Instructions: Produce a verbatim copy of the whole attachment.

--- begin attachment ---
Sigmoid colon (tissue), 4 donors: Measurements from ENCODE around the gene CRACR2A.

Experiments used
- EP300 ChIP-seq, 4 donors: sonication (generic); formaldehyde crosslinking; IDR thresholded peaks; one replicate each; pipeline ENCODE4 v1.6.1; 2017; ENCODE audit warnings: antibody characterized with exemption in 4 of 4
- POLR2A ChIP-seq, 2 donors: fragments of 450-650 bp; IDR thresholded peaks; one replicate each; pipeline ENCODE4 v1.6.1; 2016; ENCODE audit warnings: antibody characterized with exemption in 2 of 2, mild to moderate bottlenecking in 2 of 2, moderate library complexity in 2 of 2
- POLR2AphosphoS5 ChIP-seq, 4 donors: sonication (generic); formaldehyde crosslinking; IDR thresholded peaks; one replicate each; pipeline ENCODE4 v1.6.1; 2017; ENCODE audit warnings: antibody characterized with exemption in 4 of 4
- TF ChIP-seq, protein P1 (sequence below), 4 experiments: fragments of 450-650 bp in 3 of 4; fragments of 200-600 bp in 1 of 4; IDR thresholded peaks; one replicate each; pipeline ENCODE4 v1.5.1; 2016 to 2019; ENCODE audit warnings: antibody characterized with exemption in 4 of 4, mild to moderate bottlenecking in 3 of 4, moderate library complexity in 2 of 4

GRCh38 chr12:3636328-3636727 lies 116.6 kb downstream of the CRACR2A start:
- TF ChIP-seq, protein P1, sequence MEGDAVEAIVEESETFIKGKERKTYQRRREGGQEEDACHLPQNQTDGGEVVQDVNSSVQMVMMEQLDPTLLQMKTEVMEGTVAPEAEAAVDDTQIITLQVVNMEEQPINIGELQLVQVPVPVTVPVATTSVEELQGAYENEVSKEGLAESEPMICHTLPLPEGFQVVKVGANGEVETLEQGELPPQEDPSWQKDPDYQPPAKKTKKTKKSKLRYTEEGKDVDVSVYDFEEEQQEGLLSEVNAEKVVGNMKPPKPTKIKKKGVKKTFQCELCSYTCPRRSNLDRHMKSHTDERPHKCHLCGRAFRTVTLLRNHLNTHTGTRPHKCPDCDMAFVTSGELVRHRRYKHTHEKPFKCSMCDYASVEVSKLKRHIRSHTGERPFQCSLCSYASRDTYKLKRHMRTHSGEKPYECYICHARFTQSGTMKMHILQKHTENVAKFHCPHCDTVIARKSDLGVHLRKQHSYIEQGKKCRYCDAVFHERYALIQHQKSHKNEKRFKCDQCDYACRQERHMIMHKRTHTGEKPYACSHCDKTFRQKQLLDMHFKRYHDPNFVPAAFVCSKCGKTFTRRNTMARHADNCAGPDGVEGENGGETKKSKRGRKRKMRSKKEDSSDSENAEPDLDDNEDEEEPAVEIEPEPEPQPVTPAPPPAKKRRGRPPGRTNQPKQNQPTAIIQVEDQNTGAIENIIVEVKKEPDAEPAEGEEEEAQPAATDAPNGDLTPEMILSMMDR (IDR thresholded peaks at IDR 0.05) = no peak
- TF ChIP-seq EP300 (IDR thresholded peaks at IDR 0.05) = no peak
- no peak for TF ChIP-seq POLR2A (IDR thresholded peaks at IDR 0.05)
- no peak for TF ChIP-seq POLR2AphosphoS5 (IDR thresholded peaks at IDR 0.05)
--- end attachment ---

Sigmoid colon (tissue), 4 donors: Measurements from ENCODE around the gene CRACR2A.

Experiments used
- EP300 ChIP-seq, 4 donors: sonication (generic); formaldehyde crosslinking; IDR thresholded peaks; one replicate each; pipeline ENCODE4 v1.6.1; 2017; ENCODE audit warnings: antibody characterized with exemption in 4 of 4
- POLR2A ChIP-seq, 2 donors: fragments of 450-650 bp; IDR thresholded peaks; one replicate each; pipeline ENCODE4 v1.6.1; 2016; ENCODE audit warnings: antibody characterized with exemption in 2 of 2, mild to moderate bottlenecking in 2 of 2, moderate library complexity in 2 of 2
- POLR2AphosphoS5 ChIP-seq, 4 donors: sonication (generic); formaldehyde crosslinking; IDR thresholded peaks; one replicate each; pipeline ENCODE4 v1.6.1; 2017; ENCODE audit warnings: antibody characterized with exemption in 4 of 4
- TF ChIP-seq, protein P1 (sequence below), 4 experiments: fragments of 450-650 bp in 3 of 4; fragments of 200-600 bp in 1 of 4; IDR thresholded peaks; one replicate each; pipeline ENCODE4 v1.5.1; 2016 to 2019; ENCODE audit warnings: antibody characterized with exemption in 4 of 4, mild to moderate bottlenecking in 3 of 4, moderate library complexity in 2 of 4

GRCh38 chr12:3636328-3636727 lies 116.6 kb downstream of the CRACR2A start:
- TF ChIP-seq, protein P1, sequence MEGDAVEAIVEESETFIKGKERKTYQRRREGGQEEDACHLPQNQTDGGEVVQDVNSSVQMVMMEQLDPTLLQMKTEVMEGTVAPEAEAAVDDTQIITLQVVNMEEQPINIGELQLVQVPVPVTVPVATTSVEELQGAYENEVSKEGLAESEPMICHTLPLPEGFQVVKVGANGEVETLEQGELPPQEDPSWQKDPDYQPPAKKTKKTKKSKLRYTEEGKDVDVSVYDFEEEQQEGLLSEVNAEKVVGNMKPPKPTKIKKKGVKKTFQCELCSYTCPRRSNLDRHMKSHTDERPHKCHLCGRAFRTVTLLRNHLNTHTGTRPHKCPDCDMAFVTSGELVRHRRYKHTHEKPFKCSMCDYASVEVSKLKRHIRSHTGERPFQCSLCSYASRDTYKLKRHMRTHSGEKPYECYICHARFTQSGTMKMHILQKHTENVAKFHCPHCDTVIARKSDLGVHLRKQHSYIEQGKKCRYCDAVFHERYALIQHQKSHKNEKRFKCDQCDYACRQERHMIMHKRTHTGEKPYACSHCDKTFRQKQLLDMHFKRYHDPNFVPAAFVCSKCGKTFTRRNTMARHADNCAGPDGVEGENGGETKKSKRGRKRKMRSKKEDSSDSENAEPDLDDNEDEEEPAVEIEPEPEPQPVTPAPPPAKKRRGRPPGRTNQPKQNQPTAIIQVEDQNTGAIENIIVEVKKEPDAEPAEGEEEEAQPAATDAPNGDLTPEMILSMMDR (IDR thresholded peaks at IDR 0.05) = no peak
- TF ChIP-seq EP300 (IDR thresholded peaks at IDR 0.05) = no peak
- no peak for TF ChIP-seq POLR2A (IDR thresholded peaks at IDR 0.05)
- no peak for TF ChIP-seq POLR2AphosphoS5 (IDR thresholded peaks at IDR 0.05)